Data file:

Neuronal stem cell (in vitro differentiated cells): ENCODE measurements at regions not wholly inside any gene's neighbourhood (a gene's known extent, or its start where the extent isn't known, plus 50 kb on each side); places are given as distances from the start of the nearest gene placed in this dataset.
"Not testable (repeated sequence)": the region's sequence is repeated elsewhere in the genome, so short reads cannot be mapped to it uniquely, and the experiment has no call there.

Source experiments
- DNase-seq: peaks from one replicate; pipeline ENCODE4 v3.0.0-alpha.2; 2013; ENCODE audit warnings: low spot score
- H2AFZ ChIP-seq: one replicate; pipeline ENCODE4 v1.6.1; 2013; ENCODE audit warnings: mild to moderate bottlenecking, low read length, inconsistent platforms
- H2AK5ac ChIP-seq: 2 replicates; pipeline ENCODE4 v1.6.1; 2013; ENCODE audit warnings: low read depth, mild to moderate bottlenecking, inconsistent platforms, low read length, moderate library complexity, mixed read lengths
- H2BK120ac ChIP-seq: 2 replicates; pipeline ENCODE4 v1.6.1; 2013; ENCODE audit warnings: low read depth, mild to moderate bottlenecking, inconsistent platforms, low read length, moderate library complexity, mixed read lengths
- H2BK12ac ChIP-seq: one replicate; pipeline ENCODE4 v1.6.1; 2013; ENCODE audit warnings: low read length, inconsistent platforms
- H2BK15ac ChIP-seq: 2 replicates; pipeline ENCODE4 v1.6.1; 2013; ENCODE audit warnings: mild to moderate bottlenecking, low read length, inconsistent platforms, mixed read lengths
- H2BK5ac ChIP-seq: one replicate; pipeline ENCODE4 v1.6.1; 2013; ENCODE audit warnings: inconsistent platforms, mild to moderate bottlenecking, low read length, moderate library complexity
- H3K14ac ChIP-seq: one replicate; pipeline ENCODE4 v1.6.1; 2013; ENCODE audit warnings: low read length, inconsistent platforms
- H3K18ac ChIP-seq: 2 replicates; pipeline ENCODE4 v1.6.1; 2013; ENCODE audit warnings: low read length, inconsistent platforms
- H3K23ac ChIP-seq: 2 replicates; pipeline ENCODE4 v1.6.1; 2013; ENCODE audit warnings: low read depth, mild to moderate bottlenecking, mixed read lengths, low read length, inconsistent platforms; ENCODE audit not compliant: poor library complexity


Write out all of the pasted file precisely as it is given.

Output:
Neuronal stem cell (in vitro differentiated cells): ENCODE measurements at regions not wholly inside any gene's neighbourhood (a gene's known extent, or its start where the extent isn't known, plus 50 kb on each side); places are given as distances from the start of the nearest gene placed in this dataset.
"Not testable (repeated sequence)": the region's sequence is repeated elsewhere in the genome, so short reads cannot be mapped to it uniquely, and the experiment has no call there.

Source experiments
- DNase-seq: peaks from one replicate; pipeline ENCODE4 v3.0.0-alpha.2; 2013; ENCODE audit warnings: low spot score
- H2AFZ ChIP-seq: one replicate; pipeline ENCODE4 v1.6.1; 2013; ENCODE audit warnings: mild to moderate bottlenecking, low read length, inconsistent platforms
- H2AK5ac ChIP-seq: 2 replicates; pipeline ENCODE4 v1.6.1; 2013; ENCODE audit warnings: low read depth, mild to moderate bottlenecking, inconsistent platforms, low read length, moderate library complexity, mixed read lengths
- H2BK120ac ChIP-seq: 2 replicates; pipeline ENCODE4 v1.6.1; 2013; ENCODE audit warnings: low read depth, mild to moderate bottlenecking, inconsistent platforms, low read length, moderate library complexity, mixed read lengths
- H2BK12ac ChIP-seq: one replicate; pipeline ENCODE4 v1.6.1; 2013; ENCODE audit warnings: low read length, inconsistent platforms
- H2BK15ac ChIP-seq: 2 replicates; pipeline ENCODE4 v1.6.1; 2013; ENCODE audit warnings: mild to moderate bottlenecking, low read length, inconsistent platforms, mixed read lengths
- H2BK5ac ChIP-seq: one replicate; pipeline ENCODE4 v1.6.1; 2013; ENCODE audit warnings: inconsistent platforms, mild to moderate bottlenecking, low read length, moderate library complexity
- H3K14ac ChIP-seq: one replicate; pipeline ENCODE4 v1.6.1; 2013; ENCODE audit warnings: low read length, inconsistent platforms
- H3K18ac ChIP-seq: 2 replicates; pipeline ENCODE4 v1.6.1; 2013; ENCODE audit warnings: low read length, inconsistent platforms
- H3K23ac ChIP-seq: 2 replicates; pipeline ENCODE4 v1.6.1; 2013; ENCODE audit warnings: low read depth, mild to moderate bottlenecking, mixed read lengths, low read length, inconsistent platforms; ENCODE audit not compliant: poor library complexity